My brother, a mechanic, also takes the attitude that if your car doesn't work then you take it to him to fix. He does not expect you to learn the fix or even care how he did it: he recognises that once he's done, you just want to turn the key and drive it. So when his computer doesn't work, he just wants it fixed so that he can metaphorically turn the key and drive it.

          1. Terry 6 Silver badge

            Re: You solved the problem, goodbye

            And this sums up the interesting thing. Computers as appliances.

            If an appliance goes wrong we expect the repair man/woman to come along and just fix it.

            BUT- we still are or should be expected to know how to set a thermometer, defrost the freezer, check the fuses, descale the kettle and put the clocks forward an hour.

            And yes, I expect the car to be fixed, service ready to go. But it's still my job to check tyre pressure, water, oil and add fuel as required. Even if I do take it to Halfords for bulb and wiper fitting these days ( a mixture of laziness and that fact that bulb housings are just grim to get your hand into).

            1. KSM-AZ
              Coffee/keyboard

              Re: You solved the problem, goodbye

              I don't move my clock. I live in a very strange place where people who want to get up earlier, move their alarms (or leave the blinds open a crack), instead of making everyone move their clocks. I'm debating 'moving' them all to 24 hors UTC. YMMV

          2. John Brown (no body) Silver badge
            Thumb Up

            Re: You solved the problem, goodbye

            "I see her read and understand the kind of document that makes EULAs look like a learning-to-read book yet,"

            Wow. So well put. Even I can understand that comparison.

        2. Strebortrebor

          Re: You solved the problem, goodbye

          When I got my first mobile phone, I was offered a short list of available numbers from which to choose. I chose the one that ends in 2048, because it's 2**11. This shortened the string of new digits to memorise. (2716 would have worked the same for me).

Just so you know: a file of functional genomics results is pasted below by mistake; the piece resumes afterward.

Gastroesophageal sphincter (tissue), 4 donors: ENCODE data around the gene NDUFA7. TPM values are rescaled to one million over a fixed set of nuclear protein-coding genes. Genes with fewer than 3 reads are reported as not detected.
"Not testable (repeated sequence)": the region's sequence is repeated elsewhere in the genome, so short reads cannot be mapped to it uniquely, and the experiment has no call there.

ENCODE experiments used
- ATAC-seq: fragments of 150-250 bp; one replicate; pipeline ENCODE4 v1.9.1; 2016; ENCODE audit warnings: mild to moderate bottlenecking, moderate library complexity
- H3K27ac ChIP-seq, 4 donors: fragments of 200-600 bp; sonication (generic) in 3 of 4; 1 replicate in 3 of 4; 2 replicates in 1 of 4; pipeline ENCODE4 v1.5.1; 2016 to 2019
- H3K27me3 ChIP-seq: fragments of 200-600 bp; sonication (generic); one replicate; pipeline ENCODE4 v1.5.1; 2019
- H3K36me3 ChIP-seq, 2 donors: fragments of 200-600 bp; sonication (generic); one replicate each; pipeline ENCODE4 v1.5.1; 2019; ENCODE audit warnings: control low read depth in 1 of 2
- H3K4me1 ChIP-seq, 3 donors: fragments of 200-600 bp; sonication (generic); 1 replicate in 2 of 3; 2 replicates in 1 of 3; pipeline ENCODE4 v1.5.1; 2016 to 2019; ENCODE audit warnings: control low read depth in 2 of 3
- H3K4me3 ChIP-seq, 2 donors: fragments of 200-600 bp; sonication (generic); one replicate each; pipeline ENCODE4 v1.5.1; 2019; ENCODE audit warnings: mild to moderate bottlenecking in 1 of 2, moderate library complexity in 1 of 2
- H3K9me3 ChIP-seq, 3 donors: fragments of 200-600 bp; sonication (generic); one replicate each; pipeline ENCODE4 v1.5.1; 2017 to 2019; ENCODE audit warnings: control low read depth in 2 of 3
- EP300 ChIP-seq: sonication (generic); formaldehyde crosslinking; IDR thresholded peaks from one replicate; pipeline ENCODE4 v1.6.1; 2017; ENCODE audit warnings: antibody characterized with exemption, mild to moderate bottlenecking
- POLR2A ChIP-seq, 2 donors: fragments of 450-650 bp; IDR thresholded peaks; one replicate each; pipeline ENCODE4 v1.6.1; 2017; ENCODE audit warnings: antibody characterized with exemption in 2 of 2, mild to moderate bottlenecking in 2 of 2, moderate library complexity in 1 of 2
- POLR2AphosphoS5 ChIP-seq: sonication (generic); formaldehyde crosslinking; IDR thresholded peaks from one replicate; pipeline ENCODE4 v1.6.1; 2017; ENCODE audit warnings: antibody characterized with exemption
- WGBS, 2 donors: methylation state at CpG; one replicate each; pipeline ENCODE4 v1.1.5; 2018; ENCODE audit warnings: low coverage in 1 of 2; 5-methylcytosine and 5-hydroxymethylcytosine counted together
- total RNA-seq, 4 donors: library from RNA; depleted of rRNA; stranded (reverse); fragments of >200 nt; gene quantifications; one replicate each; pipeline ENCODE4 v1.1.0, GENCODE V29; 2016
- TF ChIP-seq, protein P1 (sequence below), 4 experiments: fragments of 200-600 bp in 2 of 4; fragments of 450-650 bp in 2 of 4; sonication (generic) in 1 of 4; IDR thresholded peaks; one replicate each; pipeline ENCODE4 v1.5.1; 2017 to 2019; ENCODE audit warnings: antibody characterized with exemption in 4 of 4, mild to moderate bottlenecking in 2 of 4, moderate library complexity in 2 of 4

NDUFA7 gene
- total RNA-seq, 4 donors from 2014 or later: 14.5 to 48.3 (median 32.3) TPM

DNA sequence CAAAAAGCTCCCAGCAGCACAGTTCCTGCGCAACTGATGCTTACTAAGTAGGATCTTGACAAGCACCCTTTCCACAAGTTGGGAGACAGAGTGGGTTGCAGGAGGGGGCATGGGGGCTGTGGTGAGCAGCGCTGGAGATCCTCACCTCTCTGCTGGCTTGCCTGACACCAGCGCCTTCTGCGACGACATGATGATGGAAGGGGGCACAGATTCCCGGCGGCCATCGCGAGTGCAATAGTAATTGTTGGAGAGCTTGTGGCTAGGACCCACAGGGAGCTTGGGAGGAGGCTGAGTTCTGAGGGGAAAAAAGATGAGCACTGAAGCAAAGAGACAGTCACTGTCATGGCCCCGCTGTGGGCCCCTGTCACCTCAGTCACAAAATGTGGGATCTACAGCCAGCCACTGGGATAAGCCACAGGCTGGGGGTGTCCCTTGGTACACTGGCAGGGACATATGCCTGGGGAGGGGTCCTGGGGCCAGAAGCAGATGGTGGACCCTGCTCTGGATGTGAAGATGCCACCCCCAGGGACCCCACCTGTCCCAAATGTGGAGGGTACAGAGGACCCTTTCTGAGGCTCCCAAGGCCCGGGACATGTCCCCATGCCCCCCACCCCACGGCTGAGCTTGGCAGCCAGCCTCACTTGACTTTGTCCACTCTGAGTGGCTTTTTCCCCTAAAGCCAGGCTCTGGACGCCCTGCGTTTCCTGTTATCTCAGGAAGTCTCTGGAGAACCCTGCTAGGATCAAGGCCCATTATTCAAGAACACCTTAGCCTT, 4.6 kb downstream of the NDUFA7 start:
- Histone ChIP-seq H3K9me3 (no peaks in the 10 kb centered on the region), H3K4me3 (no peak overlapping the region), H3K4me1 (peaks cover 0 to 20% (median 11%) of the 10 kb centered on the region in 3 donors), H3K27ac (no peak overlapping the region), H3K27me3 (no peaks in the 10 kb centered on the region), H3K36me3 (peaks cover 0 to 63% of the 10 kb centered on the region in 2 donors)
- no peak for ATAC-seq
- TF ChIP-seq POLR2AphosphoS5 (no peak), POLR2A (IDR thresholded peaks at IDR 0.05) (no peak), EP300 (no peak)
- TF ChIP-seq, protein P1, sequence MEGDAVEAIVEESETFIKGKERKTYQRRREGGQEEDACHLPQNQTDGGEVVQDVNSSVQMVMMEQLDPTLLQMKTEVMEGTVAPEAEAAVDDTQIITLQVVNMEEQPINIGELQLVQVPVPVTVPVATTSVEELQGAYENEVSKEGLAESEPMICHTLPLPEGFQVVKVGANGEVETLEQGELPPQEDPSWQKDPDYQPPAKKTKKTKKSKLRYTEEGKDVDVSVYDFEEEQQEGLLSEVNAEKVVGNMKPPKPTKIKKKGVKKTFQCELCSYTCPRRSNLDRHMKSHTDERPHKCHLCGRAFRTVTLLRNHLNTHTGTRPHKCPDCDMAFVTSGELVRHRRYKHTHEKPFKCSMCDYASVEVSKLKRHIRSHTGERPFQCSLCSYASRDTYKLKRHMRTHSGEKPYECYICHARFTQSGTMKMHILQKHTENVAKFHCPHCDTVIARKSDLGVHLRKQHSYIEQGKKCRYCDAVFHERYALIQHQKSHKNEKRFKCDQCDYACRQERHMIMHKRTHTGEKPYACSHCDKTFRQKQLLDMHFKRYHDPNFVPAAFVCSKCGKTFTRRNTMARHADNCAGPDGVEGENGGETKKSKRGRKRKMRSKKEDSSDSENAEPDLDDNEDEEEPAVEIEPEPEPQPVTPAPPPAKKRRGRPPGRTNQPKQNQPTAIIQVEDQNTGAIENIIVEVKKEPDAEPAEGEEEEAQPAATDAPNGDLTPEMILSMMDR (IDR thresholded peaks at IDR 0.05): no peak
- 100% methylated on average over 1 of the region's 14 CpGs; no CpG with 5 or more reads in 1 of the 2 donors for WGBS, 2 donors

I've pointed this out this property to other geeky people to whom I've given my number. It usually doesn't register with them.

    2. Paul Shirley

      Re: You solved the problem, goodbye

      If he was literally only told to click on entry 2 there aren't many clues about files, recent lists or why that even worked!

    3. Snapper

      Re: You solved the problem, goodbye

      THIS drives me mad.

      I can understand if someone has a deadline to hit and simply, really doesn't have time, but the attitude from users that 'alright, you've fixed it, now why are you still here' is becoming more, not less prevalent.

    4. Robert Helpmann?? Silver badge
      Childcatcher

      Re: You solved the problem, goodbye

      When you find yourself in a bind and someone comes along to dig you out, you're supposed to gain experience and learn how not to get yourself in such a situation again.

      It may be what he learned was that if he called the number and talked to this individual, his problem would be solved. Besides, you seem to be asking a lot of someone whose job description seems to have been "Open this spreadsheet".

    5. Muscleguy Silver badge

      Re: You solved the problem, goodbye

      Some people just want the information, they actively do not want to understand.

      Like the difference in demonstrating Physiology labs between Medical and Science students. The medics just wanted to know because they have a LOT of stuff to learn and HAVE to pass the exams.

      The science ones wanted to understand and had the luxury of being able to.

      Understanding the difference was key to being a good demonstrator. Don’t make the medics think!

      Though these days as medicine is trying to actually turn itself into a science they are trying to scientifically educate the students and get them to think scientifically. For a while now to get to be a Consultant you need a PhD not an MD and so high powered medics in labs doing PhD’s is now a thing and not a bad one.